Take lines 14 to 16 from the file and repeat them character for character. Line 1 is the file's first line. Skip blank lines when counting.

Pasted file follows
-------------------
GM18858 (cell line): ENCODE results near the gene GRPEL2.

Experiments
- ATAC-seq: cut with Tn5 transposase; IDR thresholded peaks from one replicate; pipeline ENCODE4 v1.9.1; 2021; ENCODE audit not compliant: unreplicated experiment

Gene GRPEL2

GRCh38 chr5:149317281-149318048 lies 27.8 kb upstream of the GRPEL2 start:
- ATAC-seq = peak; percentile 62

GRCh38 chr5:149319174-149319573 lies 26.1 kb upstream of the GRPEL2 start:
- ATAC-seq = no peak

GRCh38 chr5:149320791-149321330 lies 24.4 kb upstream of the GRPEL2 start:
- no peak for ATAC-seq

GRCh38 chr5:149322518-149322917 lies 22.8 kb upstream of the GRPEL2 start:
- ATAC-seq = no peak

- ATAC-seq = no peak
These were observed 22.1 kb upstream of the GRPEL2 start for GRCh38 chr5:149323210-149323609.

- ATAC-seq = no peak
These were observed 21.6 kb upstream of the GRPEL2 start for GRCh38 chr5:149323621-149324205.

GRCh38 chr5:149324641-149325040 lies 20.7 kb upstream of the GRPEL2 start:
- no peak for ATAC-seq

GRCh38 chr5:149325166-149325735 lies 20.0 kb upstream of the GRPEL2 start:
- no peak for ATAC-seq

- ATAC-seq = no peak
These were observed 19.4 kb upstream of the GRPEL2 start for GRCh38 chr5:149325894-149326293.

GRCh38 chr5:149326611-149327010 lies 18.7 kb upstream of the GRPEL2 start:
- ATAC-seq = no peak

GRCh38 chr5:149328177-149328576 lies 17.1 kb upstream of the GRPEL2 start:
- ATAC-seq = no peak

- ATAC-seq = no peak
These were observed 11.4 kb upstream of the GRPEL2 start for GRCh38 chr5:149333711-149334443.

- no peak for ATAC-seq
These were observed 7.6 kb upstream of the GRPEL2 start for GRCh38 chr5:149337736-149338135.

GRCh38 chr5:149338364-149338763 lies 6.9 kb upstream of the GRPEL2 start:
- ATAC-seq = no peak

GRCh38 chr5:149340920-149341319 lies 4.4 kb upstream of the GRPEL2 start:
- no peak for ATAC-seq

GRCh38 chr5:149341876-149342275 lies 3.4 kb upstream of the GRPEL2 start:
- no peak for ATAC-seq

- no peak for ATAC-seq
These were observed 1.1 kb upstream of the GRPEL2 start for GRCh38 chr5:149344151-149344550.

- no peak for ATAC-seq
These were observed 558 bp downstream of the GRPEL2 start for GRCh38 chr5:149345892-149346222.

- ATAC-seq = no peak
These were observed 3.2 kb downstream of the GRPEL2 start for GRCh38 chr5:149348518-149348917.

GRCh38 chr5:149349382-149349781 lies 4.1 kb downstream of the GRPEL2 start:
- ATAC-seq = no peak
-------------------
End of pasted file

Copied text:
These were observed 22.1 kb upstream of the GRPEL2 start for GRCh38 chr5:149323210-149323609.

- ATAC-seq = no peak
These were observed 21.6 kb upstream of the GRPEL2 start for GRCh38 chr5:149323621-149324205.